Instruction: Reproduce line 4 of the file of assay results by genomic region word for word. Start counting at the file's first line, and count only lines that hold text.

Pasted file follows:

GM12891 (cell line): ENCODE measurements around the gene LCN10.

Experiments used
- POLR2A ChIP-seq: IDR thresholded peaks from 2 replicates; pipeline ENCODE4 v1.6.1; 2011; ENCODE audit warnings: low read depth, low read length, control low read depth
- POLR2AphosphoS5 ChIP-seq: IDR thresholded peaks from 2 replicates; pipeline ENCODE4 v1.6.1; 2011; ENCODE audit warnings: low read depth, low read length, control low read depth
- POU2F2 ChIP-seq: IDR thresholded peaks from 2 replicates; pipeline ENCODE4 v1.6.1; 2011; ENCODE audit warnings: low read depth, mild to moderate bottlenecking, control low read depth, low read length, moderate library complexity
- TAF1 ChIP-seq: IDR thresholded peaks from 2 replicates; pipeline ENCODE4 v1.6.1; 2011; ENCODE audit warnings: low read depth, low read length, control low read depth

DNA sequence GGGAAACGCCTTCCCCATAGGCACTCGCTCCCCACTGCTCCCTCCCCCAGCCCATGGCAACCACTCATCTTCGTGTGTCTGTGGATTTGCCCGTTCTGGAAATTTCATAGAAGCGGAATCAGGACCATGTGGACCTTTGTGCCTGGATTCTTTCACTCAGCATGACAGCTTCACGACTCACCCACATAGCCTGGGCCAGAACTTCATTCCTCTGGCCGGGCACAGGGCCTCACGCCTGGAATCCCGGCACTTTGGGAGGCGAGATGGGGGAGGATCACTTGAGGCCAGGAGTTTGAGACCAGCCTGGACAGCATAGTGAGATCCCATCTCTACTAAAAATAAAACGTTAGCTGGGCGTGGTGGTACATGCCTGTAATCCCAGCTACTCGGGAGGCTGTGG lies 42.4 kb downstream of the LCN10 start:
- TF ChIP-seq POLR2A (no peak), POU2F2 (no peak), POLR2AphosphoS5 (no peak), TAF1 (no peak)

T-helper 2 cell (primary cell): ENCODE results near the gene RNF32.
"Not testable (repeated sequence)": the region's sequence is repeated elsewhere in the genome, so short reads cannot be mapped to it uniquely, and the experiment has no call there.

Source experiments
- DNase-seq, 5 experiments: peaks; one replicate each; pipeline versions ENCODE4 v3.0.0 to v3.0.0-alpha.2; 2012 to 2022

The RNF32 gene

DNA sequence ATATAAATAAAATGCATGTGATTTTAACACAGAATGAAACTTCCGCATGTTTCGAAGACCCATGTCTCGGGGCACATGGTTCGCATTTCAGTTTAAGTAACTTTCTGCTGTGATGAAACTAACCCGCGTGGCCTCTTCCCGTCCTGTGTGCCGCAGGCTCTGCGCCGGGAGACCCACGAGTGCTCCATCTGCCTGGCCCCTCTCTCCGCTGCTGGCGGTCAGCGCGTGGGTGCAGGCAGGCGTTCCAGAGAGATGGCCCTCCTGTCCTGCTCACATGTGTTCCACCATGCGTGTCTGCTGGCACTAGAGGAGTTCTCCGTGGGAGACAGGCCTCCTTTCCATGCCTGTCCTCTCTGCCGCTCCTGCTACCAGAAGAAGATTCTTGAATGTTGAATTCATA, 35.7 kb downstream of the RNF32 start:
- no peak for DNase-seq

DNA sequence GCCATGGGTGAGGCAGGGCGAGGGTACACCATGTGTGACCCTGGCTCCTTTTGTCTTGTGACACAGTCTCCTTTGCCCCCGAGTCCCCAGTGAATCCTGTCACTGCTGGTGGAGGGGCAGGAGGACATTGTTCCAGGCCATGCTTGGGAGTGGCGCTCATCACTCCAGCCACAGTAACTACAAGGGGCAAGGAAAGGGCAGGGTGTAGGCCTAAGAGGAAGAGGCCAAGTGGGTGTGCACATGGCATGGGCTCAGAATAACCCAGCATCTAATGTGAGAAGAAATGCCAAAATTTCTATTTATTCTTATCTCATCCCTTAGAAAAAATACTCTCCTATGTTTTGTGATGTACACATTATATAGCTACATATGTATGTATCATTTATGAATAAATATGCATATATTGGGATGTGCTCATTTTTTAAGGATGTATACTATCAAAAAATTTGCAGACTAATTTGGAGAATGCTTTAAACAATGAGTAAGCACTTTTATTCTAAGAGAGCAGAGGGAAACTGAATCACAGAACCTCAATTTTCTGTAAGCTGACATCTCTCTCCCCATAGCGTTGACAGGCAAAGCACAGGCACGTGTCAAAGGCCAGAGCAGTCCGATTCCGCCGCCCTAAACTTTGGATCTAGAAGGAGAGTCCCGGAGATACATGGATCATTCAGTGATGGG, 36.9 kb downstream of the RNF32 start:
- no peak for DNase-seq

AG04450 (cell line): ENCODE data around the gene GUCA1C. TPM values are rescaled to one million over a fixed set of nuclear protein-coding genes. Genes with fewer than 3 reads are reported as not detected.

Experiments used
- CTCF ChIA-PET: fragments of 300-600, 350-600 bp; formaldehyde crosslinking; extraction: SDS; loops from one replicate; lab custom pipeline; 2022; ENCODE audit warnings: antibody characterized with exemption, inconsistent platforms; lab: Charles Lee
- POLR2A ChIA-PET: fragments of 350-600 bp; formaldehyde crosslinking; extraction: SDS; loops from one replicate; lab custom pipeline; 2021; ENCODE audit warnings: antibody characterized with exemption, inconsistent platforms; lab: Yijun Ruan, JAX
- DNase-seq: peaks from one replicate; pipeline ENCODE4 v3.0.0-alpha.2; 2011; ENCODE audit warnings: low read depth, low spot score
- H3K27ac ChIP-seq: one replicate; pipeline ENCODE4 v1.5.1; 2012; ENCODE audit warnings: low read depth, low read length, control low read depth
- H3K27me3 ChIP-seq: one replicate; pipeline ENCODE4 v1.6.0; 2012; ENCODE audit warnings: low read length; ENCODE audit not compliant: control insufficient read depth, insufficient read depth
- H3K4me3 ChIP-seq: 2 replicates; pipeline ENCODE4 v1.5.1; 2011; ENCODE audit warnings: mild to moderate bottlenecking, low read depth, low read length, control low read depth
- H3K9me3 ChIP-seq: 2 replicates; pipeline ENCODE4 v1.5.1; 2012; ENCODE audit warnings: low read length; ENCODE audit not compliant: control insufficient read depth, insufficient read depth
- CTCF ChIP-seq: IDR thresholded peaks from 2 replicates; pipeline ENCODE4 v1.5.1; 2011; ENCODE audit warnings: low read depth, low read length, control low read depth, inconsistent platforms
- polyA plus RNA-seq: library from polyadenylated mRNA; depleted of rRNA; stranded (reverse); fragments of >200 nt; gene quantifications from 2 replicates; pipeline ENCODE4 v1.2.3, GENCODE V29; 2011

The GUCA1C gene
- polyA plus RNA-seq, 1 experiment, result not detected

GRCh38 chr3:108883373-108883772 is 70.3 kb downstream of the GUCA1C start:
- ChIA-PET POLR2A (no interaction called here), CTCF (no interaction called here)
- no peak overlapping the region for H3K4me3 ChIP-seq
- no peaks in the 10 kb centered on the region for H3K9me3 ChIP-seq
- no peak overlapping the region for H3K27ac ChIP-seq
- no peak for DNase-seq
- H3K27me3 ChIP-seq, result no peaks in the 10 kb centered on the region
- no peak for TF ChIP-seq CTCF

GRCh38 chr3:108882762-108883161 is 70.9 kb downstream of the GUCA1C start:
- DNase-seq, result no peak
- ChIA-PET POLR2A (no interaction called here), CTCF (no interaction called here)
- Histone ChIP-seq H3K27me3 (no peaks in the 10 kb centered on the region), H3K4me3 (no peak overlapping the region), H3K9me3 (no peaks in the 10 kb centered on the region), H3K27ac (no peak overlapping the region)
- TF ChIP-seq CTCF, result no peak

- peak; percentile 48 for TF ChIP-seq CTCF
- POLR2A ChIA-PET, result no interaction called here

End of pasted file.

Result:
- POLR2AphosphoS5 ChIP-seq: IDR thresholded peaks from 2 replicates; pipeline ENCODE4 v1.6.1; 2011; ENCODE audit warnings: low read depth, low read length, control low read depth